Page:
"A" axis?

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"A" axis?

Postby MDHunt » Sun Sep 01, 2019 8:21 pm

I was trying to reset my Z axis after changing a bit and accidentally hit the "View A" on my pendant. The display changed from Z axis in the top left corner to A axis and the number changed from the height of my bit to 0.0
In my confusion, I adjusted the A axis to 1.2, then backed out of it and ran a 3d roughing file.
It cut way down into the wood and I stopped the program and re-zeroed the A axis and reset my Z axis as well.
Can anyone explain what happened?
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Re: "A" axis?

Postby TReischl » Sun Sep 01, 2019 8:23 pm

From what you wrote it sounds like you corrected the issue.

As to what happened? You pushed the wrong button.
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Re: "A" axis?

Postby MDHunt » Sun Sep 01, 2019 9:47 pm

TReischl wrote:From what you wrote it sounds like you corrected the issue.

As to what happened? You pushed the wrong button.


Ahh yes, I did figure that out. I was wondering if anyone could tell me what the A axis is for?
Thanks :D
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Re: "A" axis?

Postby 4DThinker » Sun Sep 01, 2019 11:11 pm

Typically the A axis is a rotary axis.
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Re: "A" axis?

Postby yobuda » Mon Sep 09, 2019 1:36 am

Just guessing, but I assume the A-axis is anything secondary to the Z-axis.
On my CNC I have two heads - I just have to change my G-Code from Z to A and the program will then run on the 2nd head.
Convenient for me to combine my output code using different bits into a single file - no bit change necessary... :)
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Re: "A" axis?

Postby TReischl » Mon Sep 09, 2019 12:58 pm

In the vast scheme of things the letters A, B, C, X, Y, Z (could be lots more) are just labels that say which motor is being addressed.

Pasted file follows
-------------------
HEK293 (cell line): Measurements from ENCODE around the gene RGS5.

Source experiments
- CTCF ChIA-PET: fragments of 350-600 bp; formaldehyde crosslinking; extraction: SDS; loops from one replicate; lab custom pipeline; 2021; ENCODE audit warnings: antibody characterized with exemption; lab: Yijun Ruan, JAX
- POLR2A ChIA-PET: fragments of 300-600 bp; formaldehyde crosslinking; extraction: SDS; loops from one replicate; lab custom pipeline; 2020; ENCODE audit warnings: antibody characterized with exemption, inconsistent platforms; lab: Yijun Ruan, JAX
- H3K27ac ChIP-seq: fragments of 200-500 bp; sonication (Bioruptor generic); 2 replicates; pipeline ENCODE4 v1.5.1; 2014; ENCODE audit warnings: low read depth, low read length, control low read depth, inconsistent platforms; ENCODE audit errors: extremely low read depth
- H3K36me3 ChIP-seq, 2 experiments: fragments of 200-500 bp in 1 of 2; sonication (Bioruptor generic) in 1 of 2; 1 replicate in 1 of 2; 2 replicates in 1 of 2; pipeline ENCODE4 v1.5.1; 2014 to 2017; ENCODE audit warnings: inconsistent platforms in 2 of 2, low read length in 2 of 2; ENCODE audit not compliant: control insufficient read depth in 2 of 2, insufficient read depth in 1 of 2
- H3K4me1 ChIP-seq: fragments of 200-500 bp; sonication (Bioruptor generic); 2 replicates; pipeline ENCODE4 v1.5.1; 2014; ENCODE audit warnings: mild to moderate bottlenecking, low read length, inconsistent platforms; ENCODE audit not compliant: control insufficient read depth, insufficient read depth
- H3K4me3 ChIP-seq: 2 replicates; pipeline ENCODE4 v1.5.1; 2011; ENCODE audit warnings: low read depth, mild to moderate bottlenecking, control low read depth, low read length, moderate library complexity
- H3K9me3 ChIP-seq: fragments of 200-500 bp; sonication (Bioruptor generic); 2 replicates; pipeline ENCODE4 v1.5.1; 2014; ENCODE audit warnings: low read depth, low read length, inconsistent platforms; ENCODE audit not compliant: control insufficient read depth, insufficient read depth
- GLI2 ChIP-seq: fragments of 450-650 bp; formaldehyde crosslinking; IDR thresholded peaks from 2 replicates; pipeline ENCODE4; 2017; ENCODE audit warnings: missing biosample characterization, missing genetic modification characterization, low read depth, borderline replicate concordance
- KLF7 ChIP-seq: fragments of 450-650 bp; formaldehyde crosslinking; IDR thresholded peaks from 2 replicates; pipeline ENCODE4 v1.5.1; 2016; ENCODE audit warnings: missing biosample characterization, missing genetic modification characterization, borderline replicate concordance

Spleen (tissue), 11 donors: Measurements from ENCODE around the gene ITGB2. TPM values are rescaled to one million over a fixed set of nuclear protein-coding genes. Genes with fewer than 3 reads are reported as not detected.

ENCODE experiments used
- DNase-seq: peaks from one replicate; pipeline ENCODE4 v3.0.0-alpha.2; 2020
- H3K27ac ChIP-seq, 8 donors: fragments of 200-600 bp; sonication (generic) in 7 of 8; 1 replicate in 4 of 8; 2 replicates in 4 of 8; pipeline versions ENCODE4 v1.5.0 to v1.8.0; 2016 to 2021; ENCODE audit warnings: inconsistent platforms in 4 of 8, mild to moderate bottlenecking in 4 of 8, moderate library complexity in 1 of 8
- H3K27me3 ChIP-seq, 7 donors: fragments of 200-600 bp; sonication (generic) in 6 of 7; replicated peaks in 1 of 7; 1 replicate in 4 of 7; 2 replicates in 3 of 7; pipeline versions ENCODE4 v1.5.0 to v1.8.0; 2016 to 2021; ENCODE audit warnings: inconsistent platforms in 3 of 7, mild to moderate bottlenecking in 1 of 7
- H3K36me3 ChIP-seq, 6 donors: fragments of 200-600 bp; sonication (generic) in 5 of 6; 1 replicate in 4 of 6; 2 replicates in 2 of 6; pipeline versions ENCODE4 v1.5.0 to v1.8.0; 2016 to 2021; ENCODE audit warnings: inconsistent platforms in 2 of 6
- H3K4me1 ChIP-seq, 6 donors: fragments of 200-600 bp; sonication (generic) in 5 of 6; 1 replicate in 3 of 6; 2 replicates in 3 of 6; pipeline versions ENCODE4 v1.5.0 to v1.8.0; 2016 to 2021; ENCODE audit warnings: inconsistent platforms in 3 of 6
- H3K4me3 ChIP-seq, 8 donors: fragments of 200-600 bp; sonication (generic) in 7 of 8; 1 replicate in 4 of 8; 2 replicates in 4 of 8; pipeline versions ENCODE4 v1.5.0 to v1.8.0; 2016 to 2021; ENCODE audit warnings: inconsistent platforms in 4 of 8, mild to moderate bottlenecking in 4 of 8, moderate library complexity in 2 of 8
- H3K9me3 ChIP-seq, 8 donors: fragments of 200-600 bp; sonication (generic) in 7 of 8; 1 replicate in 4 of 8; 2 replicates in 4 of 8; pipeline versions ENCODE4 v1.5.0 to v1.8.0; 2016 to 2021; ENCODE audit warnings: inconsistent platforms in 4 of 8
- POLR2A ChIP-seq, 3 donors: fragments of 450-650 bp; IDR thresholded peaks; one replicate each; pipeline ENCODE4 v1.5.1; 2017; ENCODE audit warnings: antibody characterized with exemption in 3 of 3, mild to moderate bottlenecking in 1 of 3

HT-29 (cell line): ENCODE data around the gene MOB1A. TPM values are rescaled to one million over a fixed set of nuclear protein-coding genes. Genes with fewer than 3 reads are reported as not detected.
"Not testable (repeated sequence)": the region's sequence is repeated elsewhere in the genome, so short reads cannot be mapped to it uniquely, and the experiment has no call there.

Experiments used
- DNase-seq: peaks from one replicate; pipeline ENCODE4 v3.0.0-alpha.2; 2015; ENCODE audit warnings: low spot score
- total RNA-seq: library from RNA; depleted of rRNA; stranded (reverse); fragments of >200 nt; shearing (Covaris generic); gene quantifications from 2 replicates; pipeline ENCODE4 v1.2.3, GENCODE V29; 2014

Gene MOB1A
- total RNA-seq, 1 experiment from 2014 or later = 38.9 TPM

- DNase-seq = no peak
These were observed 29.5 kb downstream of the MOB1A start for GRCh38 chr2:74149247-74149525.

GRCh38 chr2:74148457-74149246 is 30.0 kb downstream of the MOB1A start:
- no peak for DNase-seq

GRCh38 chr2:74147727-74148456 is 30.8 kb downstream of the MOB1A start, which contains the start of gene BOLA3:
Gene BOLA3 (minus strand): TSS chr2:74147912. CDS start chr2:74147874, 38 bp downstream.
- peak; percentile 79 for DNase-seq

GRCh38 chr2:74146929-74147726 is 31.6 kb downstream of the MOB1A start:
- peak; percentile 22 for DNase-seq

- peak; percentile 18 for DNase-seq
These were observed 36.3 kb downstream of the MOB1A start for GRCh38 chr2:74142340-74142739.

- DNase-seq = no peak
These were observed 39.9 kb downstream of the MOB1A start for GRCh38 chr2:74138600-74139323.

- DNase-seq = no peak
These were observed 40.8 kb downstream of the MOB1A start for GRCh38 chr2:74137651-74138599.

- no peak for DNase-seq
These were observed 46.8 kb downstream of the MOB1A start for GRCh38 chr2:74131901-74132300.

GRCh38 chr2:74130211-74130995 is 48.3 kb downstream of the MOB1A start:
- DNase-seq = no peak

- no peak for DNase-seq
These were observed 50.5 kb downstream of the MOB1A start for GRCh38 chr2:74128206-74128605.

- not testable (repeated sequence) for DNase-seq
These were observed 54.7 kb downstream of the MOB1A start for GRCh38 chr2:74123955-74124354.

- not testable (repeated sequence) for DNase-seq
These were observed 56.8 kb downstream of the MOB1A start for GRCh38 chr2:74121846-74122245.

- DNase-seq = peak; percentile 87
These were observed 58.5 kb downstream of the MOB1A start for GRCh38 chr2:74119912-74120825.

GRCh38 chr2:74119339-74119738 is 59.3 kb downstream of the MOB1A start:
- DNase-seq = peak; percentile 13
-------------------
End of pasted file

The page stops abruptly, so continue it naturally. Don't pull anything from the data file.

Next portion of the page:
Example, on my machine A axis is paired with Y axis to drive the gantry from both ends most of the time. However, when I do rotary work the Y axis is locked down and A axis is the rotary axis.
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Re: "A" axis?

Postby IslaWW » Mon Sep 09, 2019 4:13 pm

"Ahh yes, I did figure that out. I was wondering if anyone could tell me what the A axis is for?
Thanks "

The real answer to your question is: "Depends on what your controller thinks it is" And, the answer, especially with low end controllers, can and will vary depending on how the control software has been written. In many cases the authors of these control software programs take some liberties, mostly to simplify for their userbase.

First we must differentiate between motor control channels and true axes, with axes being a defined direction of motion that may or may not have multiple motors. In Ted's case above, his controller uses the "4th motor channel" (which is controlled as "axis Y") and calls it "A". Other controllers call their second Z axis A, while others use "A" as the designation for a rotary axis. Of course, "B" is often used as a rotary axis on other controls.